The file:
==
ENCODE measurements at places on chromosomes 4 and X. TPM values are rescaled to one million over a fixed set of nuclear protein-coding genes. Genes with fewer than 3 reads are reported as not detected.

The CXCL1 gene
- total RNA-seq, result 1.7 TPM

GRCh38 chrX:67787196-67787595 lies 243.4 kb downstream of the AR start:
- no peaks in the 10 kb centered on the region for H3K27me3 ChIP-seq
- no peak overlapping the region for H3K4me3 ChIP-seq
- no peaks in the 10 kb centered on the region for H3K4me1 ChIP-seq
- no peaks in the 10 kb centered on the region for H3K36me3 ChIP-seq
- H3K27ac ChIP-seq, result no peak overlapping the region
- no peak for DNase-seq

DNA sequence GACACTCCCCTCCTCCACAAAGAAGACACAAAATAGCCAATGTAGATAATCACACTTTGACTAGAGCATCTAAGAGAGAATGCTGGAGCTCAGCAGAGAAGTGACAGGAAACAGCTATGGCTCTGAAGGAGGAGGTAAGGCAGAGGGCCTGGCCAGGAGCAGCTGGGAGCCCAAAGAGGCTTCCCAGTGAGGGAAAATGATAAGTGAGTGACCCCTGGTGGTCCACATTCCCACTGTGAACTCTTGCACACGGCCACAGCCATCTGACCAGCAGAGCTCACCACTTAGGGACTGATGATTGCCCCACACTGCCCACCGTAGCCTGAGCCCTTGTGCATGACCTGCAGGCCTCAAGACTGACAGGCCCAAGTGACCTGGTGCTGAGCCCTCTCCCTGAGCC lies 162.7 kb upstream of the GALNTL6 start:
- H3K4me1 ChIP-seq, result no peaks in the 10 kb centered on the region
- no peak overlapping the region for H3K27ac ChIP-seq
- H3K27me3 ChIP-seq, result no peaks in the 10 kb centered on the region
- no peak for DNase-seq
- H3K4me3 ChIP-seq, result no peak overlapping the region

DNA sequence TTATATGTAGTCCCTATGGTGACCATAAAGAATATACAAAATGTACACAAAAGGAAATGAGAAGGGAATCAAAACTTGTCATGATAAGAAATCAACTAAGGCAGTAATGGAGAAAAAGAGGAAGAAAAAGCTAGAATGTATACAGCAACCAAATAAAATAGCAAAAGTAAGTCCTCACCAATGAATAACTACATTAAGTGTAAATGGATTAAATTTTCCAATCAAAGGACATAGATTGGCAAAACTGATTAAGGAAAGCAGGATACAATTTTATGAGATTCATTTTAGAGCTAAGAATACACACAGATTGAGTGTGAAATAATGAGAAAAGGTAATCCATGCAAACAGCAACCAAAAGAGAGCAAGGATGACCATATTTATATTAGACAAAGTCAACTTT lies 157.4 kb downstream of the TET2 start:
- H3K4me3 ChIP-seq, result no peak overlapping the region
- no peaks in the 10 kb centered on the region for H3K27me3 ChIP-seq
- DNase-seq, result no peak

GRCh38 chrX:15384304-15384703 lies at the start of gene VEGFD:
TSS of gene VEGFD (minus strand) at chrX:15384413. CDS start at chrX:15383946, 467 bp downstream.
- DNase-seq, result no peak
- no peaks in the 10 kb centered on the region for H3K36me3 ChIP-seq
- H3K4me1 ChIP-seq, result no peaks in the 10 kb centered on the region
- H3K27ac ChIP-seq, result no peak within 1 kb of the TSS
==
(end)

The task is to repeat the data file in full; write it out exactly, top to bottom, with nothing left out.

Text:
ENCODE measurements at places on chromosomes 4 and X. TPM values are rescaled to one million over a fixed set of nuclear protein-coding genes. Genes with fewer than 3 reads are reported as not detected.

The CXCL1 gene
- total RNA-seq, result 1.7 TPM

GRCh38 chrX:67787196-67787595 lies 243.4 kb downstream of the AR start:
- no peaks in the 10 kb centered on the region for H3K27me3 ChIP-seq
- no peak overlapping the region for H3K4me3 ChIP-seq
- no peaks in the 10 kb centered on the region for H3K4me1 ChIP-seq
- no peaks in the 10 kb centered on the region for H3K36me3 ChIP-seq
- H3K27ac ChIP-seq, result no peak overlapping the region
- no peak for DNase-seq

DNA sequence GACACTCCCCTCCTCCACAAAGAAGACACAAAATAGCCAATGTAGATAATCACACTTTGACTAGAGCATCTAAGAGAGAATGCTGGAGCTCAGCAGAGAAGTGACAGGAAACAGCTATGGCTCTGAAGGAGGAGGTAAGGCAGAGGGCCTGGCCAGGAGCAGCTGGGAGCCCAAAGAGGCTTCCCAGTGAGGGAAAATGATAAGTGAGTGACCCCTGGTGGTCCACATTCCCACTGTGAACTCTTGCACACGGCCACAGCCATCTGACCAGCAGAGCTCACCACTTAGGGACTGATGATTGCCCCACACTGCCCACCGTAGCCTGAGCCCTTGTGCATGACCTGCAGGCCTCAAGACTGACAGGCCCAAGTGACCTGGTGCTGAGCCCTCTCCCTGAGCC lies 162.7 kb upstream of the GALNTL6 start:
- H3K4me1 ChIP-seq, result no peaks in the 10 kb centered on the region
- no peak overlapping the region for H3K27ac ChIP-seq
- H3K27me3 ChIP-seq, result no peaks in the 10 kb centered on the region
- no peak for DNase-seq
- H3K4me3 ChIP-seq, result no peak overlapping the region

DNA sequence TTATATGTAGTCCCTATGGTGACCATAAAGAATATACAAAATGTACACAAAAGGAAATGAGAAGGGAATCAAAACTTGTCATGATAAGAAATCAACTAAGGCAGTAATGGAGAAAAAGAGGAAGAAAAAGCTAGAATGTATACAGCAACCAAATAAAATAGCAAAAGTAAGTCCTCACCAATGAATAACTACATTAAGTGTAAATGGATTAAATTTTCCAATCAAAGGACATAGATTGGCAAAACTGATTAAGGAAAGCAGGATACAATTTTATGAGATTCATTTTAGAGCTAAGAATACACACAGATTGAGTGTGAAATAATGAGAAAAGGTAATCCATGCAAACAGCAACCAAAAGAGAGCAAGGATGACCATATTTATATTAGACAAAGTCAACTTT lies 157.4 kb downstream of the TET2 start:
- H3K4me3 ChIP-seq, result no peak overlapping the region
- no peaks in the 10 kb centered on the region for H3K27me3 ChIP-seq
- DNase-seq, result no peak

GRCh38 chrX:15384304-15384703 lies at the start of gene VEGFD:
TSS of gene VEGFD (minus strand) at chrX:15384413. CDS start at chrX:15383946, 467 bp downstream.
- DNase-seq, result no peak
- no peaks in the 10 kb centered on the region for H3K36me3 ChIP-seq
- H3K4me1 ChIP-seq, result no peaks in the 10 kb centered on the region
- H3K27ac ChIP-seq, result no peak within 1 kb of the TSS